Jordan Klepper

Jordan Klepper is The Daily Show's newest Senior Caucasian Correspondent. We caught up with him during TDS's brief stint in Austin for the gubernatorial election and discussed a range of topics that definitely included the Wu-Tang Clan.

The biggest buzz surrounding your arrival on the Daily Show was that you were on air four days after your audition, and that you were replacing John Oliver. What did you feel? Was it intimidating in any way?
JK: I didn’t really have time to think all that much about how I felt after landing the job with The Daily Show due to how fast everything came at me. I had gigantic, British shoes to fill so it was a little intimidating, but I’m just doing what I’ve just been doing me and it all seems to going great.

It’s nice that you get to write and do improv with your wife. Have you noticed any differences between working with someone that you have such a close bond with and someone that’s just your co-worker?
JK: Well, I don’t take my co-workers to my parent’s for Thanksgiving so that’s one difference, but since you live with that someone it’s easier to get together and actually write or do whatever needs to get done. You also know your partner’s schedule at all times so you know that whenever she tells you that she’s busy or has an appointment if it’s bullshit or not.

Have you been doing any stand-up or improv lately since landing the Daily Show? If so has the Daily Show done anything to positively or negatively affect it?
JK: I recently just started doing stand-up comedy and I still perform improv quite regularly. I guess the effects that the Daily Show has had on them is that I now have less time to actually do them due to the time commitments that the show has.

Which two people would be your dream to interview? Who would be a goldmine of unintentional comedy and who would be a personal hero to interview
JK: Dick Chaney would be funny to interview due to how angry and intimidating of a man he is, I would actually feel quite unsafe around him if I ever got the chance to interview him. As for a personal hero it would probably be Richard Dawkins because I would just be interested in the amount of knowledge he could drop on me. I wouldn’t even talk I would just listen. I don’t think that interview would be that good for comedy.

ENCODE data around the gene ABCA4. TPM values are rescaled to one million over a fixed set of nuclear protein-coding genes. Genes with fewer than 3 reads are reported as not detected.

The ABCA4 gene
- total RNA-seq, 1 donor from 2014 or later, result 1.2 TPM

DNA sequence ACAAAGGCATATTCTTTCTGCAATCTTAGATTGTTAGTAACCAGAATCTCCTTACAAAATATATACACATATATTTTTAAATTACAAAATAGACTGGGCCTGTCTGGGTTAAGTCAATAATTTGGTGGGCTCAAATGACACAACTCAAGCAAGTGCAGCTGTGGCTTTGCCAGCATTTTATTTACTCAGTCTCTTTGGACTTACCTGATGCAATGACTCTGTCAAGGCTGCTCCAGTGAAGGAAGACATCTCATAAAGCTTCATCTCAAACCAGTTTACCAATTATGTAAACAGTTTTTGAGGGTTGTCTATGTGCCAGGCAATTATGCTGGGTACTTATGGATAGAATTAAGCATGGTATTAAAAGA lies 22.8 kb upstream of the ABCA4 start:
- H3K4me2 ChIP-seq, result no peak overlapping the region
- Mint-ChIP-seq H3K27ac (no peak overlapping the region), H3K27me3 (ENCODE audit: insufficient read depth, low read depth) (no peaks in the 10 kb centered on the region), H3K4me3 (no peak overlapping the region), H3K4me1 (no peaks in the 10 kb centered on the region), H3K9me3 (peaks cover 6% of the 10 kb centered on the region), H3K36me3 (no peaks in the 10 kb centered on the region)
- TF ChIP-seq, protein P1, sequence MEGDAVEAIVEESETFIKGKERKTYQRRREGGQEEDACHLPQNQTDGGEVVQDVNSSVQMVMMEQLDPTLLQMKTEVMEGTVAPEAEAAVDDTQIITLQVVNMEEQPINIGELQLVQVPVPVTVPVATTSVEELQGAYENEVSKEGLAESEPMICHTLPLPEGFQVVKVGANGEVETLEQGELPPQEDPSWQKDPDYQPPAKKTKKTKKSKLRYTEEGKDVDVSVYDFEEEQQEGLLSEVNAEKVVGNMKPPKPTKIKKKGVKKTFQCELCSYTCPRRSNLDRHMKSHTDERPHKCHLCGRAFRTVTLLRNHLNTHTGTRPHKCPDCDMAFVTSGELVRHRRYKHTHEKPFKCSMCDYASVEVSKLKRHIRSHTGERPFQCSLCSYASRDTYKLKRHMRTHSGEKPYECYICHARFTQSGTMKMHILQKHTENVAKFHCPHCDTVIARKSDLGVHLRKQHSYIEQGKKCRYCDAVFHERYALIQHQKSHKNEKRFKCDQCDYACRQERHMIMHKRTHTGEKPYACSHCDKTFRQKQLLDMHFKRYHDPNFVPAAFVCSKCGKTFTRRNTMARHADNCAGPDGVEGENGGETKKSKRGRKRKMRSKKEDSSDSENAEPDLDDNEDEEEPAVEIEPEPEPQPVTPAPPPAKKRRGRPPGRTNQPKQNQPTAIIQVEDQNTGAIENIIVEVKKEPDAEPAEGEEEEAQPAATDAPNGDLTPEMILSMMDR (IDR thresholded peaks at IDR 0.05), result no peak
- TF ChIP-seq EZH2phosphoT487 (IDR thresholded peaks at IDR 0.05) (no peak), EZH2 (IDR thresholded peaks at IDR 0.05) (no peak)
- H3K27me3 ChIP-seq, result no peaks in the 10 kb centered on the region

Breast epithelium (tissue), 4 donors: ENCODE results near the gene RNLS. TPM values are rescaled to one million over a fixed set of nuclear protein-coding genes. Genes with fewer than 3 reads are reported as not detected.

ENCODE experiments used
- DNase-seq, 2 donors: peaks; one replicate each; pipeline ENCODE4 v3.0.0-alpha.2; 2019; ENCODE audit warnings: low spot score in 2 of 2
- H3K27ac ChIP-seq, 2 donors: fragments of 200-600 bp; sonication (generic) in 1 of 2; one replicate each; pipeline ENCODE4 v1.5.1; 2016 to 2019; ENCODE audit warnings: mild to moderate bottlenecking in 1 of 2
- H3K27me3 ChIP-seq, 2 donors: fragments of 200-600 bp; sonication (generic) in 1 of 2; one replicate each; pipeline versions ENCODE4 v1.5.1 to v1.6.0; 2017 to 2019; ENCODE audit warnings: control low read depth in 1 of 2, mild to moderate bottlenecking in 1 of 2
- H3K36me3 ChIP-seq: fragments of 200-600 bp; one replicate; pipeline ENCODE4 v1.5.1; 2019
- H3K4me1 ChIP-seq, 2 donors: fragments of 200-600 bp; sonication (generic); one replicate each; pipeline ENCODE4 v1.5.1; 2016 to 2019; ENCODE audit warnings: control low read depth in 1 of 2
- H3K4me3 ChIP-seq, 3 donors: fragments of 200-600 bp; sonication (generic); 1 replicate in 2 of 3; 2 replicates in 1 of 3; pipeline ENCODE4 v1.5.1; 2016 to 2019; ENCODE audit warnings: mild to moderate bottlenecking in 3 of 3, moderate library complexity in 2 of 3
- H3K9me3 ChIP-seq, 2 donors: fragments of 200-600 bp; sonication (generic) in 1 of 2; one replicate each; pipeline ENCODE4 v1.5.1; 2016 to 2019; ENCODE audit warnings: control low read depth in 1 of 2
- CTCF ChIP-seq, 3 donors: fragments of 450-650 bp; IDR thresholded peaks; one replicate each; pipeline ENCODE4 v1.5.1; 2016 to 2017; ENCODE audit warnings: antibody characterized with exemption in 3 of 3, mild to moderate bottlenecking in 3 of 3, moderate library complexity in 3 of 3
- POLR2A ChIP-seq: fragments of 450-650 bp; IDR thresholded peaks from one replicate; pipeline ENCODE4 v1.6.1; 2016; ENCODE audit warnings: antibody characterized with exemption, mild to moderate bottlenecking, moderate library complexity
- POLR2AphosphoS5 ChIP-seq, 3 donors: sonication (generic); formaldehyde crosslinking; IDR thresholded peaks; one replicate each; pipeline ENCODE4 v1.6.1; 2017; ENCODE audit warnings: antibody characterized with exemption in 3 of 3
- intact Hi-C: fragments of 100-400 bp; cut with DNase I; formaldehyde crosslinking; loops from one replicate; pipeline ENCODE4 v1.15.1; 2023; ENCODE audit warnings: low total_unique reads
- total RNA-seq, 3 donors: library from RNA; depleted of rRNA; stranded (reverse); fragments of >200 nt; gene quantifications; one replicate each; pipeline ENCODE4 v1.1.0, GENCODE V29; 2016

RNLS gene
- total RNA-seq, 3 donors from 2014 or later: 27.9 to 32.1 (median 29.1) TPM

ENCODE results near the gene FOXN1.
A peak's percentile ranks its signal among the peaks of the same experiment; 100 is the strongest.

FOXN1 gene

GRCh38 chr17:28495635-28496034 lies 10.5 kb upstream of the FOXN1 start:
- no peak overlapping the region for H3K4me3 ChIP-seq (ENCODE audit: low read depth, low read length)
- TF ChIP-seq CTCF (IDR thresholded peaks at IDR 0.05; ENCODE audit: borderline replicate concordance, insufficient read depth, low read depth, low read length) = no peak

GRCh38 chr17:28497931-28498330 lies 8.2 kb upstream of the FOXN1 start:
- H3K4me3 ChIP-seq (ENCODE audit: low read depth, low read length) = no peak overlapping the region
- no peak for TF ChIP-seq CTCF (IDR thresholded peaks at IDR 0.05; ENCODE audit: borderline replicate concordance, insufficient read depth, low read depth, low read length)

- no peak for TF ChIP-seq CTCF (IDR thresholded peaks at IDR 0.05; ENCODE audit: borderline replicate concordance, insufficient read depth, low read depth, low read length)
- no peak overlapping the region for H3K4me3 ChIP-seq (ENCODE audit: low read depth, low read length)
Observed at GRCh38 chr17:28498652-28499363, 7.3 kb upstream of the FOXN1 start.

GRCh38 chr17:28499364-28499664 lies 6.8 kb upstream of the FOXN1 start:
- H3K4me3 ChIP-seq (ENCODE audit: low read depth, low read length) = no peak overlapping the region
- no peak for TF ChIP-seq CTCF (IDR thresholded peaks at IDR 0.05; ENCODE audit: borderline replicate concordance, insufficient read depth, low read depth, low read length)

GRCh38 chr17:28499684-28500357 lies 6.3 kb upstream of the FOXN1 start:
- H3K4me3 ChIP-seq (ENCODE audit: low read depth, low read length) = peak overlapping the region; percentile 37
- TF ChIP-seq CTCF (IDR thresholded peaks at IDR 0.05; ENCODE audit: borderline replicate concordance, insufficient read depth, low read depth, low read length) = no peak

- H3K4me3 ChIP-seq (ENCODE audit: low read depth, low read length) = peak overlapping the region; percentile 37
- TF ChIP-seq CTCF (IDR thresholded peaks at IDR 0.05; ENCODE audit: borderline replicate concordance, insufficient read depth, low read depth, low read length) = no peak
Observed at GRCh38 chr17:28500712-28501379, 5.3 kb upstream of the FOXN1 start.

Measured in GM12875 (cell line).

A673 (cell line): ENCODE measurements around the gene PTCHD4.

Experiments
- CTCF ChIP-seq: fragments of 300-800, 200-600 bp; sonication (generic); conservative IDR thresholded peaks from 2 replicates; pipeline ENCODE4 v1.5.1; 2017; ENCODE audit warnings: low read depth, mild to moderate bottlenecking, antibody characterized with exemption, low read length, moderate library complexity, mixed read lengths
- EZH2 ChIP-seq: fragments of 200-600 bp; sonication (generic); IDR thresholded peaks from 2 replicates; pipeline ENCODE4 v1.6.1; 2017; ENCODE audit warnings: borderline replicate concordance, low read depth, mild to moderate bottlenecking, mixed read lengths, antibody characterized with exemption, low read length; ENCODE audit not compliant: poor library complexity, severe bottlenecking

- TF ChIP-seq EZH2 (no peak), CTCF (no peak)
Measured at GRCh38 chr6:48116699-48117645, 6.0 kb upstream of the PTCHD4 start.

What’s the most awkward moment for you as a correspondent so far?
JK: When I interviewed Betsy McCaughey the anti-Obamacare advocate and she stormed off. Something that I said must have really touched a nerve and she just unexpectedly took off her mic and left without saying anything. I guess it was just the suddenness that made it really weird for me.

I noticed that you have met the entire Wu-Tang Clan, so I have to ask who is your favorite member?
JK: Probably GZA, but all of them are great. They have done so much for hip-hop so it’s actually really hard to pick a favorite out of all of those guys. That show was great because afterwards I was talking with my friends who said “You were on that show you have always wanted to be on, talking to that group who you always wanted to talk to.” To be able to not only meet the Wu-Tang Clan, but also be introduced with them as well was an amazing experience.



March 3, 2009 Doug Benson is often classified as an “alternative” comedian. But the pervasiveness with which he’s invaded the pop... more
September 9, 2009 Jimmy Pardo is a class act. After all, anyone who has seen him perform would testify that it’s only natural that the... more
September 9, 2009 Jemaine Clement has momentum. Although his mono-tone and distinctly unexcited voice would never lead you to believe... more
September 9, 2009 Up until a few years ago, Bobcat Goldthwait made a living by screaming at audiences and having mental breakdowns on... more